Let's make this recipe for what seems to be a delightfully refreshing cocktail from the Charleston Academy of Domestic Pursuits



1  1/2 cups Tequila
1 cup citrus juice (mixture of freshly squeezed lime, orange, lemon & tangerine juices)
3/4 cup (or more) soda water
Ice cubes

1.  Combine all the ingredients in a pitcher and stir.
2.  Pour into cocktail glasses and serve over ice.

Photo from

Saturday, March 14, 2015

Dear Carolina by Kristy Woodson Harvey ... @kristywharvey #BookReview

Dear Carolina is an ambitious first book for a young Author indeed, and a book well done. Two mothers different by circumstance, holding space for each other with similar heart, one a biological mother, the other the adoptive mother each tell a love story to their child. This young author has written a story of families coming together in support of each other; it's a story of pain, heartbreak, renewals and love. Written in beautiful southern voice, it is lyrical.

"You can never have too many people who love you." 
~Khaki from Dear Carolina by @kristywharvey 

There have been times when I've been asked to read an advance copy and give an honest review but find myself uninterested in the story or writing. In those rare times, I'll simply decline to publish the review; this time was quite different. Immediately taken with this story from the very first few pages, I found myself wishing I could keep reading instead of working.

 The strength of the women, the richness of the characters traveling this story is beautiful, and it's lovely and it's brave. It is a book well worth reading for the writing and the story.

"But I knew right well, 
watching the moon rise that night, 
that no matter what them smart scholars say, 
love is the hardest equation." 
~Jodi from Dear Carolina by @kristywharvey 

I enjoyed Dear Carolina by Kristy Woodson Harvey. I'd recommend to anyone who believes family doesn't just mean blood relations. Tweet this

About the Author
"Kristy Woodson Harvey holds a degree in journalism and mass communications from the University of North Carolina at Chapel Hill and a master’s in English from East Carolina University. She writes about interior design and loves connecting with readers. She lives in North Carolina with her husband and three-year-old son. Dear Carolina is her first novel."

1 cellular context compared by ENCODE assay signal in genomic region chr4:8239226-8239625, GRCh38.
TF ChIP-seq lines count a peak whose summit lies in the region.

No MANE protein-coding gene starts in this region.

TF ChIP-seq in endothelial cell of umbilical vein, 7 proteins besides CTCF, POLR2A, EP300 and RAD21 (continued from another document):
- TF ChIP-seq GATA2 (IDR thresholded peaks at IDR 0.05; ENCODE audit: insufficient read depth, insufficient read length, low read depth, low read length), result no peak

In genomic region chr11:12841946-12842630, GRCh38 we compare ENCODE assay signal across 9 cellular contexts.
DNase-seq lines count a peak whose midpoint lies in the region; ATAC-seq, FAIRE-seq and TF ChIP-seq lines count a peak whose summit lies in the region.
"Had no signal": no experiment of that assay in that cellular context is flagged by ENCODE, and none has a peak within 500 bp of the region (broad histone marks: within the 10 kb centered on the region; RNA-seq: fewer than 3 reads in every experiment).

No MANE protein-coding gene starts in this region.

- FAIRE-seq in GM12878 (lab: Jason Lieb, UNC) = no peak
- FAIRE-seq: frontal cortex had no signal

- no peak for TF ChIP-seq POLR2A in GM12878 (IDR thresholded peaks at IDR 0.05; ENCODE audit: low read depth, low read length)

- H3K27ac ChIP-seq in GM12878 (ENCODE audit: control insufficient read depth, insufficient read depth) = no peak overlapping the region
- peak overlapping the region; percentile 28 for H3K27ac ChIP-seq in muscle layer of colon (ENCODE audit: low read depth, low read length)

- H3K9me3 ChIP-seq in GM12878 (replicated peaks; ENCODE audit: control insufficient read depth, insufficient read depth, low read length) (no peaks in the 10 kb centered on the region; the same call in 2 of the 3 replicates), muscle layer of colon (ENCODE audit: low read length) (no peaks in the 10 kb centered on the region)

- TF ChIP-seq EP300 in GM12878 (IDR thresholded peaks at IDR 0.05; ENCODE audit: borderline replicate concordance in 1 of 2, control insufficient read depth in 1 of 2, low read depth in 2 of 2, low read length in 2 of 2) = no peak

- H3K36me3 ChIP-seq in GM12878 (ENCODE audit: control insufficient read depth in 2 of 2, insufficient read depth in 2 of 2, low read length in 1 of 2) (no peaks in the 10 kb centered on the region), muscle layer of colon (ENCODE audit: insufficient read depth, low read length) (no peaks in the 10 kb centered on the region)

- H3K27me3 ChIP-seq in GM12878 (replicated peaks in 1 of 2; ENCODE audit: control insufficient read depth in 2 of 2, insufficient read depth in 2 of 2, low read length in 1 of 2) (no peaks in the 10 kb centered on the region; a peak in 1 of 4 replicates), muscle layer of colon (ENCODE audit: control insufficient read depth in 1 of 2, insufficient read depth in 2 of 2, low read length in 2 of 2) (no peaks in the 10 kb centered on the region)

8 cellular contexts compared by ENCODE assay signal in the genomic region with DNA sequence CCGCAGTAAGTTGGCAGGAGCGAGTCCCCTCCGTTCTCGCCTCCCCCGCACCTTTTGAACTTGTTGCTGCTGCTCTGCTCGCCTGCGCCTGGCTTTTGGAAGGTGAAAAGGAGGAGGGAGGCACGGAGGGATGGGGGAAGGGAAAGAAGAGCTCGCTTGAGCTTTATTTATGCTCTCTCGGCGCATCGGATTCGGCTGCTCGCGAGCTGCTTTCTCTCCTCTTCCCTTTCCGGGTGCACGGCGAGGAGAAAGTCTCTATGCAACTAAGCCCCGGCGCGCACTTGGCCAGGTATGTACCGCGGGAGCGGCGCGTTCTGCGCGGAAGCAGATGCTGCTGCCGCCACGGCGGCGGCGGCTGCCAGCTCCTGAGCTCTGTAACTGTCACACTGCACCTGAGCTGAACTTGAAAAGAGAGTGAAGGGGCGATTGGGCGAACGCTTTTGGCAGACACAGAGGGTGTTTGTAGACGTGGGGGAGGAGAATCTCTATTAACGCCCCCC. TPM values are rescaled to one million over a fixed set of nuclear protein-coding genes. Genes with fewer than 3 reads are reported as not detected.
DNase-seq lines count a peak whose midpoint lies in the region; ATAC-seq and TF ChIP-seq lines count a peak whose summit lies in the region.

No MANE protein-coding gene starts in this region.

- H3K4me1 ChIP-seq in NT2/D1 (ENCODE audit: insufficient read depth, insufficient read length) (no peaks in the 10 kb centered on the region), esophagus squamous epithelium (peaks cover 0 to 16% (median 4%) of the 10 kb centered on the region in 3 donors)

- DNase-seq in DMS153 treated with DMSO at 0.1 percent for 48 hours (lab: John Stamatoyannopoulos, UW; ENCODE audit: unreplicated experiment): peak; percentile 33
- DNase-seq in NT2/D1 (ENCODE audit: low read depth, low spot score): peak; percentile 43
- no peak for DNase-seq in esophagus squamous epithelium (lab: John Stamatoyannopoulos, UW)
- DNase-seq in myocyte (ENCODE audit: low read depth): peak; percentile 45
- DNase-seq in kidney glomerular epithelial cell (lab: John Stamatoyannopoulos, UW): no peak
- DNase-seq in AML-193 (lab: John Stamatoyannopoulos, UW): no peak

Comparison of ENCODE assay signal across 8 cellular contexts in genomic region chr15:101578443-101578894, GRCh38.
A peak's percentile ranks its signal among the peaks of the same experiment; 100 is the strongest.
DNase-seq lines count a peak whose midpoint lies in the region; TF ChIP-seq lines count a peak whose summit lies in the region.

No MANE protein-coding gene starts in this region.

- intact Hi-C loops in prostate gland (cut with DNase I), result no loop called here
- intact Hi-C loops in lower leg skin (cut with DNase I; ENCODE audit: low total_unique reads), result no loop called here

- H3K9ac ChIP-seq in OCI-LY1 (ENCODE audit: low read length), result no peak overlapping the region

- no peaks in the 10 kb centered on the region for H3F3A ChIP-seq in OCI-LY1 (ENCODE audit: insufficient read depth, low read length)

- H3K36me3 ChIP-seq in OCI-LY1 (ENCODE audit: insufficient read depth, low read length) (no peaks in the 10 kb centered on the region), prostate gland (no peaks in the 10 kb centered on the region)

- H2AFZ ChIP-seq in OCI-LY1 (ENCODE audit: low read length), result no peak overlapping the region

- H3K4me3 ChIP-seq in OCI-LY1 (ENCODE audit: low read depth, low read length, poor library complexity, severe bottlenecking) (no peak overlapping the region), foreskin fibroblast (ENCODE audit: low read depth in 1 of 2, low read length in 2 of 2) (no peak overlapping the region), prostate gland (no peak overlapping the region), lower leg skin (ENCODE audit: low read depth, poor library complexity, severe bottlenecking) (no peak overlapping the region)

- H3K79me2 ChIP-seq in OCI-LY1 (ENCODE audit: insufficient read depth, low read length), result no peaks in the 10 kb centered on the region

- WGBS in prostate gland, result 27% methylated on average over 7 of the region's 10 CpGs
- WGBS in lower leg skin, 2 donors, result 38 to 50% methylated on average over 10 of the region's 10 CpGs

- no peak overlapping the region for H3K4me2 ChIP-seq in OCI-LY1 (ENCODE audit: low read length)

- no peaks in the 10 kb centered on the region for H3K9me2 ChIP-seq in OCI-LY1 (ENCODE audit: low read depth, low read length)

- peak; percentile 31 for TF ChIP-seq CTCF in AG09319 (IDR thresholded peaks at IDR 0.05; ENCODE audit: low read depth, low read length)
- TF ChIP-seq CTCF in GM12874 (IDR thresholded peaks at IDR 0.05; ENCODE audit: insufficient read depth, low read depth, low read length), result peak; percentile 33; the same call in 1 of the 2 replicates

There's more
You can learn more about Kristy and her work as an Author and a Designer by visiting her website where you can also pre-order Dear Carolina that is set to release May 5, 2015. As well, all the usual places including Barnes & Noble and Amazon, but if you are so inclined, I suggest purchasing at and supporting a local independent bookstore in your neighborhood.

Sunday, March 1, 2015

Get it now!

Follow this blog by adding your email address to the entry in the right column where it says "Get Beach Walking in the Desert delivered to your Inbox!" I will never see your email address. It will only be used to send you an email each time I post a new blog.

Whiskey Tales, South x southwest 
reading, writing, and lifestyle. 
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Friday, February 27, 2015

Cowgirl Dirt cosmetics has a new product ... #MakeUp

Cowgirl Dirt cosmetics has a new product ... It's Under Eye Highlight Concealer, and it neutralizes the dark area under your eye while highlighting the eye at the same time ... and it's on SALE today! Check it out under concealers at

Tuesday, February 24, 2015

Warby Parker ... Fashion Eyeglasses and Do Good Philanthropy

I don't typically write about fashion items, but I do like to write about companies I think are doing something important and are moving beyond the traditional business models.

Warby Parker is a designer eyewear company that has created an alternative to the dominant higher priced eyewear company.

According to Warby Parker's website "The eyewear industry is dominated by a single company that has been able to keep prices artificially high while reaping huge profits from consumers who have no other options."